Background People living and dying with non-cancer diagnoses, including dementia, have poorer access to generalist and specialist palliative care than people with cancer, and experience worse outcomes in terms of pain and symptom control, and quality and experience of care. In the UK, the National Council for Palliative Care (NCPC) ran a national survey of services for end-of-life care for people with dementia (2008) in which 16 services were identified, and reported on case studies and examples of good practice. We updated the NCPC survey to review progress in previously identified services, identify factors that lead to sustainable services and identify new initiatives in this area of care.
Methods An online survey was developed and piloted before use. Initiatives were contacted via targeted (N=63) and open call invitations. The survey was made up of 5 sections. Quantitative data were analysed using descriptive statistics.
Results 15 services responded. They engaged in a wide range of activities predominately providing direct care (80%) and workforce development/advisory or educational activities (87%). Results suggest that sustainability of services is reliant on clinicians with a leadership role and wider system support through funding mechanisms and a minimum level of integration within normal service provision.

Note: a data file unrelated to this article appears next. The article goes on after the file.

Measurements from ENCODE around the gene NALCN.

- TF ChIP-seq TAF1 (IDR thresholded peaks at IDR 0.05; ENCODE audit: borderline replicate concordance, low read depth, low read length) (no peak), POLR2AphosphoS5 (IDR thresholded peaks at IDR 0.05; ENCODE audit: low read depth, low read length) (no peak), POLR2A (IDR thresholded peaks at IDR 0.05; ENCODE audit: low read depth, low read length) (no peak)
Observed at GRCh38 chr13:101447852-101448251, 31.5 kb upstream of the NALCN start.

Conclusions Recent initiatives are largely built on the expertise of the nursing profession (with or without input from medical consultants), and driven mainly by the charity and hospice sector. This has generated a potential new model of care provision in end of life dementia care, ‘Hospice-enabled Dementia Care’.
- Health Services
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